December 2017: Psychology and Psychotherapy
Peter J Taylor, Sarah Jones, Christopher D Huntley, Claire Seddon
OBJECTIVE: There has been growing interest in the use of cognitive analytic therapy (CAT) with those facing experiences of psychosis. However, there is little research on how CAT is best applied to working with psychosis. This study aimed to identify what the key aspects of CAT for psychosis are or whether this approach requires adaptation when applied to those with experiences of psychosis, drawing on expert opinion. METHOD: An adapted Delphi methodology was used...
December 2017: Psychology and Psychotherapy
Jennifer House, Pinar Marasli, Matthew Lister, June S L Brown
OBJECTIVES: To identify viewpoints among men with depression about depression and its treatment, consider how these might influence help-seeking behaviour, and generate ideas for interventions and future research. DESIGN: Q methodology. METHODS: Twenty-nine men with depression completed a Q sort by ranking a set of statements about depression and help-seeking according to their relative agreement with each statement. Factor analysis was used to identify viewpoints relating to male understandings of depression and help-seeking, which were interpreted in the context of participant characteristics and additional information from post-sorting interviews...
October 31, 2017: Psychology and Psychotherapy
Emma Forsén Mantilla, David Clinton, Andreas Birgegård
OBJECTIVES: In published clinical and autobiographical accounts of eating disorders, patients often describe their disorder in personified ways, that is, relating to the disorder as if it were an entity, and treatment often involves techniques of externalization. By encouraging patients to think about their eating disorder as a relationship, this study aimed to examine how young female patients experience their eating disorder as acting towards them, how they react in response, and whether these interactions are associated with symptoms, illness duration, and self-image...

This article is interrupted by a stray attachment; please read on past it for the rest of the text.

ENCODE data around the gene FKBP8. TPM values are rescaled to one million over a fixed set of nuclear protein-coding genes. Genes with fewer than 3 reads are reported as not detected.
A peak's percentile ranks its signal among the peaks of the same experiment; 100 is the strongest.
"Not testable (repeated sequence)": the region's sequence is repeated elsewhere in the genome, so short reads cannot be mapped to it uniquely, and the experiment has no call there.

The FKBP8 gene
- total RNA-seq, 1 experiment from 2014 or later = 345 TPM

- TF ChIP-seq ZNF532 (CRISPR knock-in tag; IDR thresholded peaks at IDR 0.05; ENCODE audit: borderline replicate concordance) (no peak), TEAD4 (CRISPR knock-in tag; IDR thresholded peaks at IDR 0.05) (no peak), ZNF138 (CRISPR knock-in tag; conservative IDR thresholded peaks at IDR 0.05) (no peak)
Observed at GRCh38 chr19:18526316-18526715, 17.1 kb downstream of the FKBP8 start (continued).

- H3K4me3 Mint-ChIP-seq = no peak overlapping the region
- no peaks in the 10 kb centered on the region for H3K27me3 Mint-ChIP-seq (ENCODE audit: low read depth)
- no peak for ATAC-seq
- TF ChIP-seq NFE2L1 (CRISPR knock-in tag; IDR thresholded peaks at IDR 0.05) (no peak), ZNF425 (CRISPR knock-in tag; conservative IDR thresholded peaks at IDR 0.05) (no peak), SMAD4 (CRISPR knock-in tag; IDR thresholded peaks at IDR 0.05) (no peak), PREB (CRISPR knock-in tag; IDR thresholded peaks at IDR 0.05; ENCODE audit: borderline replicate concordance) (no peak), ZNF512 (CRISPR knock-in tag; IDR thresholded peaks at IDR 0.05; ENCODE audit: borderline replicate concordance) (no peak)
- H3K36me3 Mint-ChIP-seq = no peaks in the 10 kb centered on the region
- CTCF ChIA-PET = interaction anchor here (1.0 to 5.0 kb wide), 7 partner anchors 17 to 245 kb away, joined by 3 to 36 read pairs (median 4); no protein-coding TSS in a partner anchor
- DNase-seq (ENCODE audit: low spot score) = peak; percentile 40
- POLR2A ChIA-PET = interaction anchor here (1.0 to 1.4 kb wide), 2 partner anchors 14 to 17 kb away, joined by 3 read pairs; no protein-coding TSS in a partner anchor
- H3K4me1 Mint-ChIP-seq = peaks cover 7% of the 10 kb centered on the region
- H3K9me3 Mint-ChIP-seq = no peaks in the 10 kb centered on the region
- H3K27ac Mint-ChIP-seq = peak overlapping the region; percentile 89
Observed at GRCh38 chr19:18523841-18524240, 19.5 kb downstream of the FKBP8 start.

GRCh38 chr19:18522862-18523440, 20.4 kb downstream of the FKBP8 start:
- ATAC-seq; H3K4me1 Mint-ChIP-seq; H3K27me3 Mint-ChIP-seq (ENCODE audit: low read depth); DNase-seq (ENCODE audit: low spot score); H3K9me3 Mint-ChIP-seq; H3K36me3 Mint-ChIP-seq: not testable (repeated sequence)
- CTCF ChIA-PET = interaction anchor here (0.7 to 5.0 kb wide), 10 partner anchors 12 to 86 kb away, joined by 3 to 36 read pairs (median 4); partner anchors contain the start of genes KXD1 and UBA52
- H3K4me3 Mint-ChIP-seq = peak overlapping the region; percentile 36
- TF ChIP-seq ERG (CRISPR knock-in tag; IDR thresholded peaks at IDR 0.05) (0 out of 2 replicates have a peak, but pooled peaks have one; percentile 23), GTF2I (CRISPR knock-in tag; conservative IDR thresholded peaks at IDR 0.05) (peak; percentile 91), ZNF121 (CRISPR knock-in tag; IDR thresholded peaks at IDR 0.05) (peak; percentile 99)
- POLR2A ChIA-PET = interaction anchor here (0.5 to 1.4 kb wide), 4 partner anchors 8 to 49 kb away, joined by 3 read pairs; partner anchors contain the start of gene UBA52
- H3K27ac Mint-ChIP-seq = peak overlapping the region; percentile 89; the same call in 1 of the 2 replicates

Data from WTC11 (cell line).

October 28, 2017: Psychology and Psychotherapy
John Cheetham, Sue Holttum, Neil Springham, Kate Butt
OBJECTIVES: Research has shown interpersonal relationships influence experiences of inpatient psychiatric services. This study explored inpatient staff and service users' talk about relating, and consequences on available/limited social actions. DESIGN: A Foucauldian discourse analysis was used to analyse transcribed semi-structured interviews and focus groups with current inpatient staff members and members of a service-user involvement group. METHOD: Two focus groups (service users n = 10; staff n = 6) and five interviews (service users n = 2; staff n = 3) were held, with participants responding to questions regarding the discursive object of 'experiences of relating on inpatient wards'...
October 27, 2017: Psychology and Psychotherapy
John Read, Christopher Harrop, Jim Geekie, Julia Renton
OBJECTIVES: Electroconvulsive therapy (ECT) continues to be used in England, but without comprehensive national auditing. Therefore, information was gathered on usage, demographics, consent, and adherence to the guidelines of the National Institute of Clinical Excellence (N.I.C.E.) and to the Mental Health Act. DESIGN AND METHODS: Freedom of Information Act requests were sent to 56 National Health Service Trusts. RESULTS: Thirty-two trusts provided some usable data...
October 20, 2017: Psychology and Psychotherapy
Hannah Little, Anna Tickle, Roshan das Nair
PURPOSE: To identify, appraise, and synthesize findings from qualitative studies of individuals diagnosed with borderline personality disorder who have experienced dialectical behaviour therapy, to gain further understanding of their perceptions of the process and impact of therapy. METHODS: We conducted a comprehensive systematic search of the literature from several online databases, and appraised them using an adapted version of the Critical Appraisal Skills Programme tool...
October 16, 2017: Psychology and Psychotherapy